The US Supreme Court has lifted a block on an executive order banning nationals from six Muslim countries – Iran, Libya, Somalia, Sudan, Syria and Yemen – from entering the US for a 90-day period over the summer, handing President Donald Trump a partial victory.
The Court said on Monday, that the Trump administration should be allowed to enforce the ban starting on Thursday, June 29, and that it would hear the full case complete with lawsuits in October.
Trump said the decision was “a clear victory for our national security”.
“As President, I cannot allow people into our country who want to do us harm,” he said in a statement. “I want people who can love the United States and all of its citizens, and who will be hardworking and productive.”
However, the ban is expected to create chaos at airports as foreign nationals lacking a “bona fide relationship with any person or entity in the United States” will not be allowed to enter the country. Examples of such “relationships” include students accepted to US universities or employees accepted to work in a US company, the court said.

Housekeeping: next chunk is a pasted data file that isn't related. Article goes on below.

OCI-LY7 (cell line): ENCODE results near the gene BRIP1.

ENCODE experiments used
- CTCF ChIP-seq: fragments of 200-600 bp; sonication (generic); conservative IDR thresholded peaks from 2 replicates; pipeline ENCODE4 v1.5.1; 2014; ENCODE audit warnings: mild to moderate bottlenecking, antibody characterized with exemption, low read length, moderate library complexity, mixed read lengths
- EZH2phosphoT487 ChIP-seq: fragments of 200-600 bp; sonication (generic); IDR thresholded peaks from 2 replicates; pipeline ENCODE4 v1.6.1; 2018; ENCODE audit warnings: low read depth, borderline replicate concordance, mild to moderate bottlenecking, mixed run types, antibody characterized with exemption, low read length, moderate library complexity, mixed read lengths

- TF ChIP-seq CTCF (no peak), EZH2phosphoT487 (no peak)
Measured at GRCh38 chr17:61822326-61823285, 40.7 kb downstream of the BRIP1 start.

Questions still remain as to how the administration will implement the ban particularly with regard to refugees, who will be barred from entering the US for a period of 120 days.
The court refrained from addressing Trump’s controversial tweets, which have repeatedly caused legal problems for his administration. One such tweet earlier this month read: “That’s right, we need a TRAVEL BAN for certain DANGEROUS countries, not some politically correct term that won’t help us protect our people”.
The Department of Homeland Security, meanwhile, said in a statement that it would discuss the decision with the Justice and State departments and would seek ways to implement the ban “professionally, with clear and sufficient public notice, particularly to potentially affected travelers, and in coordination with partners in the travel industry”.